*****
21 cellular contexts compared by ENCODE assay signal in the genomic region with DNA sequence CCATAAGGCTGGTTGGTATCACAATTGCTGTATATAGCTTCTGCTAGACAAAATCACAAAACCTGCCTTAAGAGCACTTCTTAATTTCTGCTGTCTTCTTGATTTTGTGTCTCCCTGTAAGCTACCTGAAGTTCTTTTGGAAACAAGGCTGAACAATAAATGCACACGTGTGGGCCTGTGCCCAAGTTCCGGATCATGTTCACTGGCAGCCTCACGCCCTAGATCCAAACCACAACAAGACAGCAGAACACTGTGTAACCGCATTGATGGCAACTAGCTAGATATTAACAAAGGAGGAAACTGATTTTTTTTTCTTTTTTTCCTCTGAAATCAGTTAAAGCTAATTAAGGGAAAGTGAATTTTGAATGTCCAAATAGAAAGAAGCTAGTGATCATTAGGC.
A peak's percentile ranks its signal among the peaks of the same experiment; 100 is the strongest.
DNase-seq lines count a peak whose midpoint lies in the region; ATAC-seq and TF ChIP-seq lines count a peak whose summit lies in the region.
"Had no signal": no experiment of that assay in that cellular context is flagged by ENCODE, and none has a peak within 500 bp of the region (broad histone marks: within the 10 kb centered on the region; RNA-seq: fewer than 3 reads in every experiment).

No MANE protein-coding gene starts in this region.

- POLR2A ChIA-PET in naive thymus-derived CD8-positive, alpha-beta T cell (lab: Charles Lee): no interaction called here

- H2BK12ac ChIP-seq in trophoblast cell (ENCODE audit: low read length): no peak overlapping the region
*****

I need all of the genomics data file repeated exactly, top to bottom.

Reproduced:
21 cellular contexts compared by ENCODE assay signal in the genomic region with DNA sequence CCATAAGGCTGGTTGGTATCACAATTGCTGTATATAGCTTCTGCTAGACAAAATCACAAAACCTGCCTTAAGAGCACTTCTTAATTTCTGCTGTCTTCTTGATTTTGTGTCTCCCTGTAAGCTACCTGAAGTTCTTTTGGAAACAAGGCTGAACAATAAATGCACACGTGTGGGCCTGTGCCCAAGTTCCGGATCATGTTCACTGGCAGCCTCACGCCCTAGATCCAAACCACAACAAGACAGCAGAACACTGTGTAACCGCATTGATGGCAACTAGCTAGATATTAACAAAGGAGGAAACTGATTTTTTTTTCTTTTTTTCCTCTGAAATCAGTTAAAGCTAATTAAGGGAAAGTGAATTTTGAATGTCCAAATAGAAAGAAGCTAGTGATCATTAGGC.
A peak's percentile ranks its signal among the peaks of the same experiment; 100 is the strongest.
DNase-seq lines count a peak whose midpoint lies in the region; ATAC-seq and TF ChIP-seq lines count a peak whose summit lies in the region.
"Had no signal": no experiment of that assay in that cellular context is flagged by ENCODE, and none has a peak within 500 bp of the region (broad histone marks: within the 10 kb centered on the region; RNA-seq: fewer than 3 reads in every experiment).

No MANE protein-coding gene starts in this region.

- POLR2A ChIA-PET in naive thymus-derived CD8-positive, alpha-beta T cell (lab: Charles Lee): no interaction called here

- H2BK12ac ChIP-seq in trophoblast cell (ENCODE audit: low read length): no peak overlapping the region